A Sunday Afternoon Picnic and Learning to See God in the Bible

A Sunday Afternoon Picnic and Learning to See God in the Bible

Author: Mark Fenstermacher
August 27, 2020

If you want to find meaning and truth in the Bible, it may be helpful to use the very same strategies a visitor to the Art Institute in Chicago uses in viewing Georges Seurat's magnificent (and large!) painting, A Sunday Afternoon on the Island of La Grande Jatte.

Using a very large canvas (81.7"x121.5"), the post-Impressionist painter used a pointillist technique to depict men, women and children enjoying a Sunday afternoon near the river. The painting, which has a featured role in the popular film Ferris Bueller's Day Off, stopped me in my tracks when I first saw it in Chicago. I stood there transfixed, studying the work of art. It took my breath away!

So how can the way you view the painting help you approach the Bible?

First, to really appreciate the painting you need to stand back and see the overall picture. If you get too close, you will miss what the artist was trying to do.

Some people get so close to a particular verse, passage or book of the Bible that they miss what the artist - God - is trying to do and say. They focus on the passage where King Saul is told to kill the Amalekites, or they get lost in Paul's references to slavery and miss the big picture of God.

So step back far enough that you can see the overall picture when you come to the Bible. Don't get so close to a particular verse that you miss the big picture.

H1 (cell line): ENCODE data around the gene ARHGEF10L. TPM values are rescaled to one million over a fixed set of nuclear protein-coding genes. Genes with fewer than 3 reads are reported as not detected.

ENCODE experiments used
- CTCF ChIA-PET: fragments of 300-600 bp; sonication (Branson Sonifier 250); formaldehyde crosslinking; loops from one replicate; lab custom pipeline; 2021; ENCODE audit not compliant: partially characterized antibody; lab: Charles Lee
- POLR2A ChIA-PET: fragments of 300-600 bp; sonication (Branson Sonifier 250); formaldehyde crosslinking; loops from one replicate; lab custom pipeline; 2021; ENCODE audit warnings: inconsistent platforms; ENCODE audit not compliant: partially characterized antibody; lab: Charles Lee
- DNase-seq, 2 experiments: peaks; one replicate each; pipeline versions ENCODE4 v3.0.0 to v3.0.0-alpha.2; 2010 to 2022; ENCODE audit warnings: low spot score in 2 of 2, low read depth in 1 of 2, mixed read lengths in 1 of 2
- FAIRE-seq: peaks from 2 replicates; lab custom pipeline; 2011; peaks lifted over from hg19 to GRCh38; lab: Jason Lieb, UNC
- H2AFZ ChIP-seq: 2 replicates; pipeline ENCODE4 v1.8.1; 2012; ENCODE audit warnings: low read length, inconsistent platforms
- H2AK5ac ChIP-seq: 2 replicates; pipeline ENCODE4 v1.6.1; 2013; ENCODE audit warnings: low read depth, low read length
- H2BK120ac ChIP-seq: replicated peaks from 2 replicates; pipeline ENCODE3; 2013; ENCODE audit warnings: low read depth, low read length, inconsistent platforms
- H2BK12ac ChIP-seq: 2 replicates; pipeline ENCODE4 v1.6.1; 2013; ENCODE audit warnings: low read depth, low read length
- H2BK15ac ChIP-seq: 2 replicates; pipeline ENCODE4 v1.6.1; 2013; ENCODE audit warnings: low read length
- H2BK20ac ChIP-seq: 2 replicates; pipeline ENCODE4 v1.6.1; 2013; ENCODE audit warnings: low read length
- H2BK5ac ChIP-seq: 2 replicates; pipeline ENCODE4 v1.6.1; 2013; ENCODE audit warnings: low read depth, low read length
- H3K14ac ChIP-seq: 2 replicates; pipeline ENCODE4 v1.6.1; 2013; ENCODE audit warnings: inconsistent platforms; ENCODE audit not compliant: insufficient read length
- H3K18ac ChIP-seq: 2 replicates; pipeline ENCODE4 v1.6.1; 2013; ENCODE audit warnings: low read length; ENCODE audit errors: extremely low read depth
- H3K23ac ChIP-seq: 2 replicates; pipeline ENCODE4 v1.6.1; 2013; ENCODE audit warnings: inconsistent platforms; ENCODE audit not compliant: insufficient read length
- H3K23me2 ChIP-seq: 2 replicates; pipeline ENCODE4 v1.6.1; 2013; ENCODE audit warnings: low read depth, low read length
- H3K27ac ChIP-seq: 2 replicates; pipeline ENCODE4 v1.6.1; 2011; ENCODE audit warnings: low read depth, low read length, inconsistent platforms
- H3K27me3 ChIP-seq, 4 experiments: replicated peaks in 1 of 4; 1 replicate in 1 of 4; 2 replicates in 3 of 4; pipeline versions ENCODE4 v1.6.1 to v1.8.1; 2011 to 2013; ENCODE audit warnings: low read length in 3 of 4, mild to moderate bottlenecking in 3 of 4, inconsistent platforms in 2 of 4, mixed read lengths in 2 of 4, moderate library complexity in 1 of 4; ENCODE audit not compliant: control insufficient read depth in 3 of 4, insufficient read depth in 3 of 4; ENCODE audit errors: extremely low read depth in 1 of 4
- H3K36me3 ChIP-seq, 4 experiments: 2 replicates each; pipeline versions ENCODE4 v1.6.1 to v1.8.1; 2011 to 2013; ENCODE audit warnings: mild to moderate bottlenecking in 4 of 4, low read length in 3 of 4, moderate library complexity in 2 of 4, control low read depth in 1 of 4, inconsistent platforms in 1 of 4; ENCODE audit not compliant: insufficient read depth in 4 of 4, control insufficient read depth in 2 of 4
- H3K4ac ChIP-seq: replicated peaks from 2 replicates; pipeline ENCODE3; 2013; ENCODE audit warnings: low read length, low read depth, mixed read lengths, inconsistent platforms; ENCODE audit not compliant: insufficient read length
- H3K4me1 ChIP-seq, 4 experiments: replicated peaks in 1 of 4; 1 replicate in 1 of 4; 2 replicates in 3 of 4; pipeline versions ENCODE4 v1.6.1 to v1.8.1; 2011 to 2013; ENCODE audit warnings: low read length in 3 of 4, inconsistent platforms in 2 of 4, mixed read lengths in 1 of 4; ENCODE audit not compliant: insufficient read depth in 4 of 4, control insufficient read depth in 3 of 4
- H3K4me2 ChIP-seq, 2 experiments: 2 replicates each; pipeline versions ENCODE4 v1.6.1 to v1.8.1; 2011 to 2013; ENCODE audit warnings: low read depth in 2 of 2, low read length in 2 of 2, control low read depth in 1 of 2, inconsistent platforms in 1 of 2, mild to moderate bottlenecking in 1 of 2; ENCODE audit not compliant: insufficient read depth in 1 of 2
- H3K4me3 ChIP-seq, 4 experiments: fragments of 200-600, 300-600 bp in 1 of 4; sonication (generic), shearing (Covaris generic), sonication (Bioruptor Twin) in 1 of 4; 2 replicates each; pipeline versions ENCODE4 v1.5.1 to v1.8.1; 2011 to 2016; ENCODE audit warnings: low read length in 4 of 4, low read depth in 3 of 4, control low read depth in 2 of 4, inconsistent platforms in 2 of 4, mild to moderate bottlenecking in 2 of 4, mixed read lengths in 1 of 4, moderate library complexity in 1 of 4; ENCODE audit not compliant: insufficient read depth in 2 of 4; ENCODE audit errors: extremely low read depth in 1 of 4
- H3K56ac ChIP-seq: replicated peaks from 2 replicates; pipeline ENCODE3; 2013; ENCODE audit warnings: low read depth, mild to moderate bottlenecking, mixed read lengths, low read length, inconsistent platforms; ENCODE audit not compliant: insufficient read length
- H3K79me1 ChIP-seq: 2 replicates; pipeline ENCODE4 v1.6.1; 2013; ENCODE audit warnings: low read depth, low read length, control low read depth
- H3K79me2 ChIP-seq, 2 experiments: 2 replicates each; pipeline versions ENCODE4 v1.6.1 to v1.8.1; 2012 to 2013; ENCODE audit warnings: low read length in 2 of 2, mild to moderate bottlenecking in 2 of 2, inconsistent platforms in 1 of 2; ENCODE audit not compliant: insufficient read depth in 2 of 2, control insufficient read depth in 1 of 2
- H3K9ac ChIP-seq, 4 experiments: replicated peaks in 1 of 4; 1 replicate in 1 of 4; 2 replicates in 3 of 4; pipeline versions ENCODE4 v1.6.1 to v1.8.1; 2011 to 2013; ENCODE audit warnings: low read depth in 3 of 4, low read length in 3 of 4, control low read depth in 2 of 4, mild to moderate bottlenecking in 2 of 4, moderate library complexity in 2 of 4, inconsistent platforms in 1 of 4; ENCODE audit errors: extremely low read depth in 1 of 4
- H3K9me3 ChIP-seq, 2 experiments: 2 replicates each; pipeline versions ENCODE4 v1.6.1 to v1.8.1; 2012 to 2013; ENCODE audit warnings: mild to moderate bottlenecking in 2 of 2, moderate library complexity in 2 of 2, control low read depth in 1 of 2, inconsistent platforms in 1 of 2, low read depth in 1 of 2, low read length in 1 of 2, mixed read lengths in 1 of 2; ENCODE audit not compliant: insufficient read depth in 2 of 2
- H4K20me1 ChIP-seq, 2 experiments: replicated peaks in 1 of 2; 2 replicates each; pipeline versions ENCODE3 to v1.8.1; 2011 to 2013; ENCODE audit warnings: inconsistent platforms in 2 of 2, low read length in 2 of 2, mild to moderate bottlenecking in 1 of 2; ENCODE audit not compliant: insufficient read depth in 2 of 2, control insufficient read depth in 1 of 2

The second key to understanding the Bible is getting close enough to see the beauty and truth of particular verses, passages and books. To really appreciate what Seurat has done, you want to get close enough to study some of the millions of dots of paint he used (the technique is called Pointillism).

You may miss the beauty and power of the Bible if you don't get close enough to see the detail about God preparing clothes for Adam and Eve as they leave the garden (grace!), or that small detail about the charcoal fire in John 21 (why does John tell us Jesus cooks breakfast over a charcoal fire?).

Getting close can be key. Knowing the stories, paying attention to the details of a verse or story, is vital if God is going to get through to us with the truth we need.

And, on the other hand, we need to remember to stand far enough back to see the big picture, the overall message, the great themes, the God who is seen in the Person of Jesus.

If you haven't seen the painting, it's worth a trip to Chicago to view it in that magnificent art museum. If you haven't gotten close enough - or far enough away - to see the glory of God in the Bible, I would encourage you to give it a try.

"The word of God is alive and active," Hebrews 4:12 says. Get close enough, and far away enough, and you'll discover that for yourself.

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See you Sunday at 10 as we continue our 8-week series Inspired.

Don't miss out on one of the small groups which we'll be offering to explore the stories and people of the Bible during this Inspired series.

Finally, remember that on September 27th we will be going back to two Sunday morning worship services.

In Joy,
Pastor Mark


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